Yes, there was a bug in my vint64 encapsulation commit. I will neither
confirm nor deny any conjecture that I left it in there deliberately to
see who would be sharp enough to spot it. I will however note that it
is a perfect tutorial example for how you should spot bugs, and why
revisions with a simple and provable relationship to their ancestors are best
The following call in libntp/ntp_calendar.c is incorrect:
Now consider the line this replaced:
res.Q_s -= 0x80000000;
And notice what that expands to, semantically, in C:
res.Q_s = res.Q_s - 0x80000000;
Spotted it yet?
My encapsulation patch is extremely regular in form. One of my blog
commenters (the only one to spot the bug, so far) pointed out correctly that
an ideal transformation of this kind looks like it was done using a text
editor search and replace feature - and, in fact, I did most of it with
regexp-replace commands in Emacs.
It's good when your patches are this regular, because it means that
you can spot bugs by looking for irregularities - places where a local
change breaks a rule followed in the rest of the patch. Importantly,
this way to spot defects works *even when you don't fully understand
This is a major reason the code state after every change should have a
<em>single</em> provable relationship to its antecedent - because if it has
more than one change in it, telltale irregularities will be harder to see.
OK, here is the corrected form of the call:
The one-character difference is that the correct inner call is to vint64u(),
not vint64s(). You should have been able to spot this in one of a couple
One is by noticing that the original expression was doing unsigned
arithmetic, so what is that call to get a signed value doing in there?
The even simpler way to spot the irregularity is to have noticed that
in the rest of the diff there are no other calls like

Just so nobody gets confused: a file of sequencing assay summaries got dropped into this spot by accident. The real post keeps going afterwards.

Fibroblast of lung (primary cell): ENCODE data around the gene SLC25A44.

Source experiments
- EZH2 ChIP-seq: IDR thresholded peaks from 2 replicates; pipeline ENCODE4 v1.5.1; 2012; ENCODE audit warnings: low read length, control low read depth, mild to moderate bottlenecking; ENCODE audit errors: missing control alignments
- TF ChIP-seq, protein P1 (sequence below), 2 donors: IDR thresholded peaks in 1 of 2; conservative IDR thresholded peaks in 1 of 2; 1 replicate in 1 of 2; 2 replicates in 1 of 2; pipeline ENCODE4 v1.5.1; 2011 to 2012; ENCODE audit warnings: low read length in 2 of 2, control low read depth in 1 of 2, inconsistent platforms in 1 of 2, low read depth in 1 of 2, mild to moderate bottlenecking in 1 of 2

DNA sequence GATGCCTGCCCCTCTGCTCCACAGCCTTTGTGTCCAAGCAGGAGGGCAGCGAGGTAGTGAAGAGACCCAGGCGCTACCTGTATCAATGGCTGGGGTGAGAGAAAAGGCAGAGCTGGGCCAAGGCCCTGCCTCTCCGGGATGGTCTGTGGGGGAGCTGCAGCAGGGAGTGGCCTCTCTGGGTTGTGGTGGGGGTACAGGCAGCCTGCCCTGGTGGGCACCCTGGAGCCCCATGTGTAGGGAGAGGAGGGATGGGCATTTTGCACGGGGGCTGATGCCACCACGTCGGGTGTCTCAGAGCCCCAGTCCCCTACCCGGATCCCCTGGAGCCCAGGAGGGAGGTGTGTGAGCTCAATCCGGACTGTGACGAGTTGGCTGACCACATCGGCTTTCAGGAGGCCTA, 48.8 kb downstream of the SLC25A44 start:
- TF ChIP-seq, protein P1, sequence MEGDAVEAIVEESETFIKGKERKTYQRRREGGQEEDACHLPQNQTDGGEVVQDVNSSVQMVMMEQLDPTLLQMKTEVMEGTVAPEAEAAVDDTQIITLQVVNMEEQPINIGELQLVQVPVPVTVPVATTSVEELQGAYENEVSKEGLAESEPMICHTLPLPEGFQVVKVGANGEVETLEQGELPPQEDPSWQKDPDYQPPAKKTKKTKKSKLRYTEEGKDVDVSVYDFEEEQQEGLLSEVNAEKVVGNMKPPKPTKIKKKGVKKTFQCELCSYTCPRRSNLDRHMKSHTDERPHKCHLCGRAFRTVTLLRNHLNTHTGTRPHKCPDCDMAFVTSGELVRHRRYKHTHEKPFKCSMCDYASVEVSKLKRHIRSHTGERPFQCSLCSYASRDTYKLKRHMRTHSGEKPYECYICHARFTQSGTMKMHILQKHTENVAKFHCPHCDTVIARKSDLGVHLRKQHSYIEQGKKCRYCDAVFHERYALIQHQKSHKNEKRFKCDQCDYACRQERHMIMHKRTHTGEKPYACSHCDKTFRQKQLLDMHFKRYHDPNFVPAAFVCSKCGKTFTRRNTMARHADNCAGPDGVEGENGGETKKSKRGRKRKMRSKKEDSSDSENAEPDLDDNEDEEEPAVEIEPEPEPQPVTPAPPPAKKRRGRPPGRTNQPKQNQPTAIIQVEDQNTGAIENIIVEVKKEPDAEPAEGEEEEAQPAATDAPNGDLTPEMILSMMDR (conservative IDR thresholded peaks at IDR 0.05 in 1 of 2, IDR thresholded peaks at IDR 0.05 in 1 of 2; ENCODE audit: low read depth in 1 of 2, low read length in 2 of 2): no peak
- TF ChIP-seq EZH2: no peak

setvint64X(res, vint64Y(res) ... );
in which X and Y are unequal. There is a purely textual symmetry in
the patch that this one statement breaks. Because the author was
being careful about simplicity and provable relationships, that in
itself should be enough to focus a reviewer's suspicions even if the
reviewer doesn't know (or has forgotten) the meaning of the s and u
I'm writing this as though the author and reviewer are different people,
but these techniques for bug spotting - and, more importantly, these
techniques for writing patches so bugs are easy to spot - apply even
when you are your own reviewer and you are looking at a diff mere
moments after you changed the code.
You get fast at coding, and you get good at doing it with a low defect
rate, by developing the habits of mind that make self-checking like
this easy. The faster you can self-check, the faster you can write
while holding expected defect rates constant. The better you can
self-check, the lower you can push your defect rate.
"To do large code changes correctly, factor them into a series of
smaller steps such that each revision has a well-defined and provable
relationship to the last" is good advice exactly because the
"well-defined and provable" relationship creates regularities -
invariants - that make buggy changes relatively easy to spot
before you commit them.
I often go entire months per project without committing a
bug to the repository. There have been good stretches on NTPsec
in which my error rate was down around one introduced bug
*per quarter* while I was coding at apparently breakneck speed.
This is how I do that.
Having good tests - and the habit of adding a unit or regression test
on every new feature or bug - helps a lot with that, of course. But
prior to testing is good habits of mind. The *combination* of
good habits of mind with good testing is not just additively
effective, it's multiplicatively so.
<a href="http://www.catb.org/~esr/">Eric S. Raymond</a>
It is error alone which needs the support of government.
Truth can stand by itself.
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